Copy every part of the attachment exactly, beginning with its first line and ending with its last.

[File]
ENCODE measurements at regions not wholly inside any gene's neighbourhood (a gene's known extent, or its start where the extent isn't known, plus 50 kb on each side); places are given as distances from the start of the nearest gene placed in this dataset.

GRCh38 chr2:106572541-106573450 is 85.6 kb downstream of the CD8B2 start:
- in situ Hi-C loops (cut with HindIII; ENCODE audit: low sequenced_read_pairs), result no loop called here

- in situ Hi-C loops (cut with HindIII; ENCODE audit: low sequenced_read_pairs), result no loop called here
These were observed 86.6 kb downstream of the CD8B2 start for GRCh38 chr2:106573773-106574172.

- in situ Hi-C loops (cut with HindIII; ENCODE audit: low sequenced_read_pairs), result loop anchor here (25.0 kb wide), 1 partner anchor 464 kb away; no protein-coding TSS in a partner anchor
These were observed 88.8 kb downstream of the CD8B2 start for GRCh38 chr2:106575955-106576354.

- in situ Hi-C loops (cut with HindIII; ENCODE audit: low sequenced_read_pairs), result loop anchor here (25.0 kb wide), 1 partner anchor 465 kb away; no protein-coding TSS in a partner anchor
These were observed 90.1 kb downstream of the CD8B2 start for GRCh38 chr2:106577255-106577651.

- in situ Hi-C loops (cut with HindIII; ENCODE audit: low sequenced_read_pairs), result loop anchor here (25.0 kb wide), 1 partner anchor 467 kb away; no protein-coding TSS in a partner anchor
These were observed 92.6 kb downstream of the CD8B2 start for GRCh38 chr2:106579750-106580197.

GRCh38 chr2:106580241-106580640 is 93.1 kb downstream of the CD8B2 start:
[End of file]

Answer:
ENCODE measurements at regions not wholly inside any gene's neighbourhood (a gene's known extent, or its start where the extent isn't known, plus 50 kb on each side); places are given as distances from the start of the nearest gene placed in this dataset.

GRCh38 chr2:106572541-106573450 is 85.6 kb downstream of the CD8B2 start:
- in situ Hi-C loops (cut with HindIII; ENCODE audit: low sequenced_read_pairs), result no loop called here

- in situ Hi-C loops (cut with HindIII; ENCODE audit: low sequenced_read_pairs), result no loop called here
These were observed 86.6 kb downstream of the CD8B2 start for GRCh38 chr2:106573773-106574172.

- in situ Hi-C loops (cut with HindIII; ENCODE audit: low sequenced_read_pairs), result loop anchor here (25.0 kb wide), 1 partner anchor 464 kb away; no protein-coding TSS in a partner anchor
These were observed 88.8 kb downstream of the CD8B2 start for GRCh38 chr2:106575955-106576354.

- in situ Hi-C loops (cut with HindIII; ENCODE audit: low sequenced_read_pairs), result loop anchor here (25.0 kb wide), 1 partner anchor 465 kb away; no protein-coding TSS in a partner anchor
These were observed 90.1 kb downstream of the CD8B2 start for GRCh38 chr2:106577255-106577651.

- in situ Hi-C loops (cut with HindIII; ENCODE audit: low sequenced_read_pairs), result loop anchor here (25.0 kb wide), 1 partner anchor 467 kb away; no protein-coding TSS in a partner anchor
These were observed 92.6 kb downstream of the CD8B2 start for GRCh38 chr2:106579750-106580197.

GRCh38 chr2:106580241-106580640 is 93.1 kb downstream of the CD8B2 start: